Major browsers begin journey nearer machine-code performance with WebAssembly
Tue 15 Mar 2016
Mozilla developer Luke Wagner aggregated the various browser announcements at Mozilla Hacks today, and announced also the availability of a WebAssembly port of Unity’s Angry Bots sci-fi shooter, which can now be played on WA-enabled versions of Chrome, Firefox and Microsoft Edge – with Apple’s WebKit-based Safari browser soon to follow. Microsoft posted a YouTube Video (embedded below) of Angry Bots running on the Chakra rendering engine via WebAssembly in Edge:
(Important: the links to browser downloads above are to experimental and unstable builds. Please don’t download them unless you know what you’re doing.)
The W3C Web Assembly Group was formed last year, with lead participants Google, Microsoft, Apple and Mozilla leading a concerted effort of over 540 other individuals and organisations.
Close to the machine
No code runs faster than machine code, since it corresponds directly to and addresses instructions at a hardware level on the processor, executing directly from the CPU. However it is painful to write and more painful yet to edit, as its files read out as straight binary code – zeroes and ones. Assembly code is text-based and human-readable, with near-native correlation to machine instructions. But a great deal of the code we use – native as well as web programs – relies instead on interpreters, libraries or other intercedents, either at the OS level or via third-party technologies, with concomitant delays varying from lag to outright processing bottlenecks.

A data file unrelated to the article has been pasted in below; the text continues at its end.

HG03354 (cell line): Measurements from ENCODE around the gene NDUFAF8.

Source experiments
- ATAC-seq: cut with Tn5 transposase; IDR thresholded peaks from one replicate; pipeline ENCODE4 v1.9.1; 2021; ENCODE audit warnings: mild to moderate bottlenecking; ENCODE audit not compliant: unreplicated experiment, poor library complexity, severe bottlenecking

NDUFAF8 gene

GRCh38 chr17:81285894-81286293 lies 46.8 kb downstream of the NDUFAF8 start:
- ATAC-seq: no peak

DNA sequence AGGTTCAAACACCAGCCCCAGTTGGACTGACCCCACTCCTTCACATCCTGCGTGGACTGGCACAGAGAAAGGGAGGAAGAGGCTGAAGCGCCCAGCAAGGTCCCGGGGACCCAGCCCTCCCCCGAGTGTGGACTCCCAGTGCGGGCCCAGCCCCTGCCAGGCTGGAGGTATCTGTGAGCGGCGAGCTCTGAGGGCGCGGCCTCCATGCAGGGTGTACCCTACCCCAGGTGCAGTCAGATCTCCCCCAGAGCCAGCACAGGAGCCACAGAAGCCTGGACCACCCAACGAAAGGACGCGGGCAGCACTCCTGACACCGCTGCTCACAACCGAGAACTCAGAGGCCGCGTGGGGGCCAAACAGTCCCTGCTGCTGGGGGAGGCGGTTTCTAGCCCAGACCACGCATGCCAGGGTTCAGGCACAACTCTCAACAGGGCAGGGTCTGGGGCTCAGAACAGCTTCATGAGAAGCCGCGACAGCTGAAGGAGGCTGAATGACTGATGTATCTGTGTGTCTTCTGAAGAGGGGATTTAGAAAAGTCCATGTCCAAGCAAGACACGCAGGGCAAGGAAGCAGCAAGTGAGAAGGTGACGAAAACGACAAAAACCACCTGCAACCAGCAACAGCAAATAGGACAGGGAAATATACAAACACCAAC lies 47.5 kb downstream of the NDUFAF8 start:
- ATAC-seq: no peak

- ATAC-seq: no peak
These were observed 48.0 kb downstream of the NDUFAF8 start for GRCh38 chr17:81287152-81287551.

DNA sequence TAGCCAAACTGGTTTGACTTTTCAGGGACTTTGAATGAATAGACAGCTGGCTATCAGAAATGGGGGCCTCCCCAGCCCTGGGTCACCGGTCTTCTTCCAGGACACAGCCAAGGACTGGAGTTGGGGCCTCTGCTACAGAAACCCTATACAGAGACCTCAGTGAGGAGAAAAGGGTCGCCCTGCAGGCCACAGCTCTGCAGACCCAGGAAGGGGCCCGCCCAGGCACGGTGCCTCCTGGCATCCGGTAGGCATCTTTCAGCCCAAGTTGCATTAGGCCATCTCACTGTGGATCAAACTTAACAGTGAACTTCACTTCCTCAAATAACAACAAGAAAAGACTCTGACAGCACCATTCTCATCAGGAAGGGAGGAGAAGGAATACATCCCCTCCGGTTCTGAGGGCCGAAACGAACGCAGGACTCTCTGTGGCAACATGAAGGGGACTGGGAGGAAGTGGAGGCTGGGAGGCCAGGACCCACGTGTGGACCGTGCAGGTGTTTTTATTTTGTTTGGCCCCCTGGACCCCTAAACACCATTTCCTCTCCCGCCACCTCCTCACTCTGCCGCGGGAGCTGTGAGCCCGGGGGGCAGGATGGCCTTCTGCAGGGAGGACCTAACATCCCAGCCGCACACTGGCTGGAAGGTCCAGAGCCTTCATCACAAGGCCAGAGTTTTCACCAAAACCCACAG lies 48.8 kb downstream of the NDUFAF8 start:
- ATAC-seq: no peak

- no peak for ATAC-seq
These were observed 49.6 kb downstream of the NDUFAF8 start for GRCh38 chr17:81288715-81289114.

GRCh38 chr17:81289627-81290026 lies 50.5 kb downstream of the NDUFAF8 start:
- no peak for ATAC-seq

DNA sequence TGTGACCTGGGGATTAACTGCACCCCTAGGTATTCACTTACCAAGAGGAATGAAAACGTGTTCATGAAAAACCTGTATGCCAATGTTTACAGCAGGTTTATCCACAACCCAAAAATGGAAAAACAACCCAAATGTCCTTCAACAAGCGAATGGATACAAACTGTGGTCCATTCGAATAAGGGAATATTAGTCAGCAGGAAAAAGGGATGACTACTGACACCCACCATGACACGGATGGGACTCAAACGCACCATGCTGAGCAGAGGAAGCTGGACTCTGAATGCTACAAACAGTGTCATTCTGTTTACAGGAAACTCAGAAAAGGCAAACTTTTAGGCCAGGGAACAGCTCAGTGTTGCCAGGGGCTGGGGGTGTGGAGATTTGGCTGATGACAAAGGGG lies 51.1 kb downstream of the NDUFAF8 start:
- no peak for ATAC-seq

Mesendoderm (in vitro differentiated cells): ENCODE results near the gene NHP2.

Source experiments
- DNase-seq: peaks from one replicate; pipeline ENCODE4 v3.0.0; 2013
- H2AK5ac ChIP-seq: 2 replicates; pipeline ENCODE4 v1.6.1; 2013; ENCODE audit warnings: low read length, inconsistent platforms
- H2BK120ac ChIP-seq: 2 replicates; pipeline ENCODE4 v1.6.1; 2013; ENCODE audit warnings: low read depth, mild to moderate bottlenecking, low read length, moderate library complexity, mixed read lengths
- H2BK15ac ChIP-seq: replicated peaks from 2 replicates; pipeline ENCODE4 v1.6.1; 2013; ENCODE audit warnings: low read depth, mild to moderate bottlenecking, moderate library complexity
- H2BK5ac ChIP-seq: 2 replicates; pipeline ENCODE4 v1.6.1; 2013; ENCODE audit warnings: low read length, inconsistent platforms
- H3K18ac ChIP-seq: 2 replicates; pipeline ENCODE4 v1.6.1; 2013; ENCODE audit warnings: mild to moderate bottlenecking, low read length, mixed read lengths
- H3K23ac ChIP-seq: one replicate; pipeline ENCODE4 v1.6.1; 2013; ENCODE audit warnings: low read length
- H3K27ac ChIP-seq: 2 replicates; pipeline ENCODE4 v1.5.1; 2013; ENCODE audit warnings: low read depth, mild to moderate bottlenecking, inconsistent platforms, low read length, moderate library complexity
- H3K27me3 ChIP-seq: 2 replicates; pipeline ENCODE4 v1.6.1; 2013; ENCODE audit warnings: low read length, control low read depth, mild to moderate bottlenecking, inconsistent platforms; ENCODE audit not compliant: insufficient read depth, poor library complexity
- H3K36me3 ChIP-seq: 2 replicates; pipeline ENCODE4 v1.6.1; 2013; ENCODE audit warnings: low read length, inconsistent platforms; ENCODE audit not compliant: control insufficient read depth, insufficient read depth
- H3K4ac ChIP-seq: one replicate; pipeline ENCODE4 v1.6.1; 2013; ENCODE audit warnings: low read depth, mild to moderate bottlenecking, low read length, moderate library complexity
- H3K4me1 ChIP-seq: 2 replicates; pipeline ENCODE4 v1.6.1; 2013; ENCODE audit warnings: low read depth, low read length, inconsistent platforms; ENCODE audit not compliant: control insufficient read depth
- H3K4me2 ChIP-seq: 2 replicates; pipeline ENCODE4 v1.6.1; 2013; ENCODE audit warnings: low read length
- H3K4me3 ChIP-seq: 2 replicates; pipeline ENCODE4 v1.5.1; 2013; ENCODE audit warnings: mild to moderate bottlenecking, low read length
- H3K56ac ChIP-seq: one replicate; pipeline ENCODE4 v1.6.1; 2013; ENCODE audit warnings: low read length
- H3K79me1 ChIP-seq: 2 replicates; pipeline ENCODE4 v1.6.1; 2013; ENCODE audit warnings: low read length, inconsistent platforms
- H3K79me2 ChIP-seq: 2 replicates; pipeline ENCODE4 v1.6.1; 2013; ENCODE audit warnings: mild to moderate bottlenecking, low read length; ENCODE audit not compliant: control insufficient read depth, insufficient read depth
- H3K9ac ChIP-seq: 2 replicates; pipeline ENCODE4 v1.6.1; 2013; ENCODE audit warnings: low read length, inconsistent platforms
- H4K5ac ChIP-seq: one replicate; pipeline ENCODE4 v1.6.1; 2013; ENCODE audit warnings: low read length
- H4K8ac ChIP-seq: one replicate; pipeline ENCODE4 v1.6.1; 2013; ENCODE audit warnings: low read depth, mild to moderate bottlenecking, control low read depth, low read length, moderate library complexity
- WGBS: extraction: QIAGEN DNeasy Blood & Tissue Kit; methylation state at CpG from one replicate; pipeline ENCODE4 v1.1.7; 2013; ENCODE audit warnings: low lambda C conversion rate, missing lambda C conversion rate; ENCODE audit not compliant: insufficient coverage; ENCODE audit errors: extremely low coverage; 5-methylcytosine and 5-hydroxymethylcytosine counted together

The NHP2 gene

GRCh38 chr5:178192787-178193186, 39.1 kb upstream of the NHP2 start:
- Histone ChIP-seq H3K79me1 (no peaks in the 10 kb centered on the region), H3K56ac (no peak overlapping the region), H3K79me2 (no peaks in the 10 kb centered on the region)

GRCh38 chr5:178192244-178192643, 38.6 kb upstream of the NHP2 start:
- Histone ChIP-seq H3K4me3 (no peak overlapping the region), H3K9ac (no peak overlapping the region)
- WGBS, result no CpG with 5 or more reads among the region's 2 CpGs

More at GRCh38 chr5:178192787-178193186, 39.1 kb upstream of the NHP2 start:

The benefit of getting program performance closer to the level of machine code or assembly code performance is the lack of obstructing middle-entities, and many projects have been undertaken, usually as browser plugins, to attempt to make web-content performance ‘code-native’.
Luke Wagner emphasises in his post that WebAssembly has come to unite and not divide:
* My first choice was Firefox Nightly Build, but for some insane reason the developers still let its app ID conflict with standard RTM releases, making it impossible to run your standard Firefox and the Nightly Build at the same time.